The Day They Stole My Brave: Chantelle Chamberlain’s Story
I found my Brave. I finally took hold of it with both hands and pulled as hard as I could. It was mine, bold and shiny and terrifying and free and all mine at last. The Brave I have struggled to claim for as long as I can remember. I took my brave and I packed it in a suitcase and I walked out the door.
And then the chains. How they rattled and clanked. How they pulled and creaked, rusty and stiff from being still for so long. The weight, so unbearable, long-forgotten from years of quiet tolerance. So many hours of nodding and smiling and “mmm hmm” and “nuh uh,” just waiting for my wings to sprout and my Brave to come.
I found my Brave. But it wasn’t enough. Like so many other parts of me that aren’t enough. That will never be “enough.” Because as soon as I pulled with my Brave, they pulled back, harder than ever, with heavy chains and thick ropes and overwhelming shame.
They told me it was wrong. That my Brave was evil. That it was carnal and selfish and not Brave at all, but cowardly. They told me I was stupid. That thinking I could be Brave was crazy and idiotic. For the next 3 hours, my Brave, once shiny and bright, was battered and beaten, dragged down, wings broken, and finally thrown into a box and locked away. “You can have it later,” they said, but what they really meant was:
Brave isn’t for you. It was never for you. Brave is only for them. The dirty, the unworthy, the sinners.
They spit the words like venom, sour and dark and poisonous, piercing my very soul until I cowered on the floor, broken and bitter and bloody and so, so trapped. They built up their arguments like a cage around my life, my ambition, my future. Squeezing my world into a tiny box of “yes, sir” and “no, ma’am,” where you choose logic and money over love and adventure and spontaneity.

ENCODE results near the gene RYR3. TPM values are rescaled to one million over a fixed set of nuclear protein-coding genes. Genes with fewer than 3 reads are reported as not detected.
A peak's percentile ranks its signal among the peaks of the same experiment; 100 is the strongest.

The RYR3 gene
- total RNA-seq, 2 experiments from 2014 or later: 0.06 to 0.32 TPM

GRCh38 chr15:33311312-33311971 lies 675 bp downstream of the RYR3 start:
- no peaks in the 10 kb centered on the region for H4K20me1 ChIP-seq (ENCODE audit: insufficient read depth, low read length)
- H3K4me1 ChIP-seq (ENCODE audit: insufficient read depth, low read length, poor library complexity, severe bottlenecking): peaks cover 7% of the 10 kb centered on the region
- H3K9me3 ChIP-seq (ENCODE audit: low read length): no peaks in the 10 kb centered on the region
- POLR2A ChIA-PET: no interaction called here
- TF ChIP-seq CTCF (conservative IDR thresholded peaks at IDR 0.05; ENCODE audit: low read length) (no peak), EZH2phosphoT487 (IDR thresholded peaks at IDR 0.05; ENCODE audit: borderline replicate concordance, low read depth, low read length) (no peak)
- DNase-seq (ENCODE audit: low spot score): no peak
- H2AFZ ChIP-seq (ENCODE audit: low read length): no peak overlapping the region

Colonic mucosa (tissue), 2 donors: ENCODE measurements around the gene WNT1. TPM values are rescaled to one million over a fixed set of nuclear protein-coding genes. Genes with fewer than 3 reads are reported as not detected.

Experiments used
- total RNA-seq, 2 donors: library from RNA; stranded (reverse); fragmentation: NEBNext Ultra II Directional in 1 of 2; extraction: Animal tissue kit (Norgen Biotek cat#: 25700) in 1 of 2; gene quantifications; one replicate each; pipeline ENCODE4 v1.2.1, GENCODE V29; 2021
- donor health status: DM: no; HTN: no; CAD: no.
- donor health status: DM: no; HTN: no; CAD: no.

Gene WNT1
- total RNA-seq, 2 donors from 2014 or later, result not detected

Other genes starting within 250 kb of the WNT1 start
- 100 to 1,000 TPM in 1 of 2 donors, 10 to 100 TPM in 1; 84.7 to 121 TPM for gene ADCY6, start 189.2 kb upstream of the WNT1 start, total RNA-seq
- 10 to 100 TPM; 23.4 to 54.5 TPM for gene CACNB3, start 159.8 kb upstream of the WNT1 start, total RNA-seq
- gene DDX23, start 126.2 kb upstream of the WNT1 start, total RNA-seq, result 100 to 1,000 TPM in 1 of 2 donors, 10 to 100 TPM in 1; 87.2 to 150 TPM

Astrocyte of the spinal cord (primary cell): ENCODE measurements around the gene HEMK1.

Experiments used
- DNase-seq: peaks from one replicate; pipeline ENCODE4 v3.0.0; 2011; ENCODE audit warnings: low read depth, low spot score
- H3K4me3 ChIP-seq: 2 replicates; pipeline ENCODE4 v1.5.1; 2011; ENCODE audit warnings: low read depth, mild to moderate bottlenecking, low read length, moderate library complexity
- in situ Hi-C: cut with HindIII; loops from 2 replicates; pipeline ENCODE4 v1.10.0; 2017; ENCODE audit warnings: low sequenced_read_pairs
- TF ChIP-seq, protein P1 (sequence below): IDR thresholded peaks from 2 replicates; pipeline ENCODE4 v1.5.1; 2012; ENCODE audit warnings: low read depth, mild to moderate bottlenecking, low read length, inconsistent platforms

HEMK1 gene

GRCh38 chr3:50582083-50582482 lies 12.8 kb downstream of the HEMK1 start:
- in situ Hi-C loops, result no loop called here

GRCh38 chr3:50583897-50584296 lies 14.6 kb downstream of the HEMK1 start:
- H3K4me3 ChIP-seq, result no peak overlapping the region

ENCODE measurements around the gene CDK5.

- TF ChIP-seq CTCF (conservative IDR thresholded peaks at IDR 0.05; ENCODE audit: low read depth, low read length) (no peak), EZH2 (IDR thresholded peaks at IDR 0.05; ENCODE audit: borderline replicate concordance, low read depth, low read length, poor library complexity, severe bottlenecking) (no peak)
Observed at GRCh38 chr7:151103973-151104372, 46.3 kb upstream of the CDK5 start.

They stole my Brave. They took it away and reprimanded me for playing with the big kids’ toys. They told me I wasn’t old enough, I wasn’t ready, I couldn’t handle Brave. I could only handle Timid and Obedient. They sent me to my room, the very room I had pulled so hard to escape, and told me to think about what I had done. They clipped my wings with jagged shears and left scars that will never heal properly.
They stole my Brave. Cut it from my chest with words and paper and Angry-Jesus. Spitting scripture like fire just to keep me chained in place. Whatever happened to “my chains are gone, I’ve been set free?” This isn’t freedom. This is house arrest. This is worse than prison. It’s the taste of freedom without ever getting the whole bite, the whole plate, the whole dish. There is nothing worse than hope.
They stole my Brave. They said it was never mine to begin with.
But they were wrong.
I’m taking back my Brave. One day at a time. Bit by tiny bit. I’m collecting the pieces. Gluing the feathers back onto my broken wings. I’m cutting the chains, one by one. I’m making my plans, packing my bags, and making my way out that door one toe at a time. I’m getting ready and as soon as I see my opportunity, in the blink of an eye, the flash of a second, I’ll be gone. They’ll never see me again. I’ll be no more than a flicker in the candlelight, a shadow on the windowpane, a whisper in the wind.
Blink. I dare you.